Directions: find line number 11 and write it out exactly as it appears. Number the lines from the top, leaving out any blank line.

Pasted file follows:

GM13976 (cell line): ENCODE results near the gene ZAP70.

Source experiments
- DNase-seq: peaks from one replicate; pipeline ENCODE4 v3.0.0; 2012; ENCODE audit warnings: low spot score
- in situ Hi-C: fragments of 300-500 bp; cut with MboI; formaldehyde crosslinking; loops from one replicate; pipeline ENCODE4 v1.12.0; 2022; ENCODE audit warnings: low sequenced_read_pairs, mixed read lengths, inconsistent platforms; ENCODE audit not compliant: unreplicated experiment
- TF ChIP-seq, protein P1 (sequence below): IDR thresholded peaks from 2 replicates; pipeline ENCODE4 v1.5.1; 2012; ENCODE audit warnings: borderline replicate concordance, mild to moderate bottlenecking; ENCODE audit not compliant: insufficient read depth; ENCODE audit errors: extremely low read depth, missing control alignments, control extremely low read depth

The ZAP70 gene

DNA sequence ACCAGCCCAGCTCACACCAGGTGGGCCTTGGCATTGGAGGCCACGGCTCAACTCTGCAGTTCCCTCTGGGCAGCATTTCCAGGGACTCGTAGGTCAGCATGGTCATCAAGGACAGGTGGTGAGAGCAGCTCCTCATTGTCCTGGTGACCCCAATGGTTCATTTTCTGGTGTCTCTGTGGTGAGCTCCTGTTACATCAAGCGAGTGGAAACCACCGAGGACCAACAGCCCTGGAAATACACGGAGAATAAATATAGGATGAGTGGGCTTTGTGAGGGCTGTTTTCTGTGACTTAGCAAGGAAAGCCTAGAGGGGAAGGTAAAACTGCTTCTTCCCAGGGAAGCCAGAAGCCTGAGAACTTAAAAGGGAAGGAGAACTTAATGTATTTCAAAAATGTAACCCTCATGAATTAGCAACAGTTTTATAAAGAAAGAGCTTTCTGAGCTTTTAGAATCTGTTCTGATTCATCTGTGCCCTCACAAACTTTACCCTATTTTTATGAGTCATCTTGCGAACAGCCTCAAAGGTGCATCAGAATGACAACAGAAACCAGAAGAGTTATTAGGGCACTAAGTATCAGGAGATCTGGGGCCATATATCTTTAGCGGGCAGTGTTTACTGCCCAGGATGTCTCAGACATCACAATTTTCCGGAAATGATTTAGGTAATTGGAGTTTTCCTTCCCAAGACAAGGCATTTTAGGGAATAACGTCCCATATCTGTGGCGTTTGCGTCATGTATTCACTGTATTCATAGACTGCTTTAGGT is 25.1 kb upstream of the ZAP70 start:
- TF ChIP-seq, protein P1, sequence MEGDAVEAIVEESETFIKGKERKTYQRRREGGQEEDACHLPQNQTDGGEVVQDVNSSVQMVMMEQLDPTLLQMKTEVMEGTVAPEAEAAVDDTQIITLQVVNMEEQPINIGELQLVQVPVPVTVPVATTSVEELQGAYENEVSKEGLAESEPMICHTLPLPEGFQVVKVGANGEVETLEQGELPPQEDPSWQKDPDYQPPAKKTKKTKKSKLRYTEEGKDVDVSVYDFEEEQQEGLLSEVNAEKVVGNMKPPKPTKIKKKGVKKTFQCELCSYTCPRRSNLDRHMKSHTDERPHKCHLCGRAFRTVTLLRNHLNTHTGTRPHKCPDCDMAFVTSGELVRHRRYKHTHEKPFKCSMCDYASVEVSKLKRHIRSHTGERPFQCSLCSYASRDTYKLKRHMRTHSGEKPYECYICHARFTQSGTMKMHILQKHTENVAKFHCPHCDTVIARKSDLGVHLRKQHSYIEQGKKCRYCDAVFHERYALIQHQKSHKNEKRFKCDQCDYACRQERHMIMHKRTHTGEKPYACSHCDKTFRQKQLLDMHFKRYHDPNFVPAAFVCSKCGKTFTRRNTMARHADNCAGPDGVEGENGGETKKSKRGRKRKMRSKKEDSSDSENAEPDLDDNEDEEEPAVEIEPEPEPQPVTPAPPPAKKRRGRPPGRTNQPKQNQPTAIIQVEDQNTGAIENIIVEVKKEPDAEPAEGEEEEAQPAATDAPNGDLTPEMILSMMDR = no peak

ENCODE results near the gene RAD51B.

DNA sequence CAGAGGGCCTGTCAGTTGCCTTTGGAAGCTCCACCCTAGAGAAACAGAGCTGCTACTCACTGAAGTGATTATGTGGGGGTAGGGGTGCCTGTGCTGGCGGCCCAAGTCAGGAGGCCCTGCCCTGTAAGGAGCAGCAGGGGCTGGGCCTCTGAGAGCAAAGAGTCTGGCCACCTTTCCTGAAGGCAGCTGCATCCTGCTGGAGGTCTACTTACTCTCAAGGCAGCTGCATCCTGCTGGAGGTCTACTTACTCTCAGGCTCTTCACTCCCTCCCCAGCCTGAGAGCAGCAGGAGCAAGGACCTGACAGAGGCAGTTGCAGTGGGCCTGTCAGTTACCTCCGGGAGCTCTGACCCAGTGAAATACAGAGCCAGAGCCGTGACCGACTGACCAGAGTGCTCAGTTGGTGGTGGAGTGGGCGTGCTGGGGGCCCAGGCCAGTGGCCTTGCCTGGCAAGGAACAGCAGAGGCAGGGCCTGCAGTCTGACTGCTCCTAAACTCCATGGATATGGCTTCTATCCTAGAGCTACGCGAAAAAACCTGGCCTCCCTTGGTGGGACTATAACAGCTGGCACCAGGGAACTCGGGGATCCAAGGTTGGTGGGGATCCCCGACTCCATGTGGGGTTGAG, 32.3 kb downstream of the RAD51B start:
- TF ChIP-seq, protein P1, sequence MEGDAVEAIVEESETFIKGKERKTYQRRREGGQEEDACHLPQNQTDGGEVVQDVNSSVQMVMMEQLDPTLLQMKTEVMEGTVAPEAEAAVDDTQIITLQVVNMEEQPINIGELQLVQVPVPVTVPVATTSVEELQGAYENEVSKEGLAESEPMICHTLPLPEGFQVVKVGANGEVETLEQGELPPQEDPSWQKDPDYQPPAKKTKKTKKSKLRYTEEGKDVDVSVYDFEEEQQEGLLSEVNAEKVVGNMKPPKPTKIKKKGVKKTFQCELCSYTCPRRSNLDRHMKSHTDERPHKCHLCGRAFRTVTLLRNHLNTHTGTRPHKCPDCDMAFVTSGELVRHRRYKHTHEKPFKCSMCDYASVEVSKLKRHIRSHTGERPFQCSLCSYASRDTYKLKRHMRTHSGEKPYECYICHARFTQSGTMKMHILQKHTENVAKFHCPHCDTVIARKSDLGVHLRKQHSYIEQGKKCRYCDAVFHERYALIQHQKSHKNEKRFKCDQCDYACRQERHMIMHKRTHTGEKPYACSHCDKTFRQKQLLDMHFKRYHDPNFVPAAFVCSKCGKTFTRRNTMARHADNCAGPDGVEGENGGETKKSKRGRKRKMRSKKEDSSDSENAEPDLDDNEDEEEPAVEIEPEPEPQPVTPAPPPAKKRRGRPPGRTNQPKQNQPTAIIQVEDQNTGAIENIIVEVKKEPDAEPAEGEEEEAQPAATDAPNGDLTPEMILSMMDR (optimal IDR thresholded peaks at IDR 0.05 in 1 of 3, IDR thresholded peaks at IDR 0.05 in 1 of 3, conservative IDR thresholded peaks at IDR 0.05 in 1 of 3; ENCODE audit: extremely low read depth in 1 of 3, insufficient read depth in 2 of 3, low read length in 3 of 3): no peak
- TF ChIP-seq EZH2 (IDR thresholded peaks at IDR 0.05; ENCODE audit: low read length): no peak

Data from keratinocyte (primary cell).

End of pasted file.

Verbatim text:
- TF ChIP-seq, protein P1, sequence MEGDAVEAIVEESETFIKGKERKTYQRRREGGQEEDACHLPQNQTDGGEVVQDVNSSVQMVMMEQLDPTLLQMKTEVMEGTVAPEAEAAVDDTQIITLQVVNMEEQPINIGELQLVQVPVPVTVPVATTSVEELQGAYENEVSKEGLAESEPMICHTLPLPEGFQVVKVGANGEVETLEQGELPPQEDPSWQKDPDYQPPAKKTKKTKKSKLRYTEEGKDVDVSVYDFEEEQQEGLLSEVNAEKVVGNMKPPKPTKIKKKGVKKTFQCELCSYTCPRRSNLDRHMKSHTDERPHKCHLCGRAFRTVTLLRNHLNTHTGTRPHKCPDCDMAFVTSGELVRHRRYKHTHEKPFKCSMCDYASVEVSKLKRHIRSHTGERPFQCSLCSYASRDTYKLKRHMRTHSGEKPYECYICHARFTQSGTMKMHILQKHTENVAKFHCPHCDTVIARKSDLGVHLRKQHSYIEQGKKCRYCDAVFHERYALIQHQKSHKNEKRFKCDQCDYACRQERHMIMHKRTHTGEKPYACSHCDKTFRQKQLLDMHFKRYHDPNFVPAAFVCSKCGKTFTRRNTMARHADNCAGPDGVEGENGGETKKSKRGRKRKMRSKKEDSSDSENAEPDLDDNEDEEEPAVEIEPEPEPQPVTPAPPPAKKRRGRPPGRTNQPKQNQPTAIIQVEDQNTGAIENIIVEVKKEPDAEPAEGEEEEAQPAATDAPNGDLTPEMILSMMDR (optimal IDR thresholded peaks at IDR 0.05 in 1 of 3, IDR thresholded peaks at IDR 0.05 in 1 of 3, conservative IDR thresholded peaks at IDR 0.05 in 1 of 3; ENCODE audit: extremely low read depth in 1 of 3, insufficient read depth in 2 of 3, low read length in 3 of 3): no peak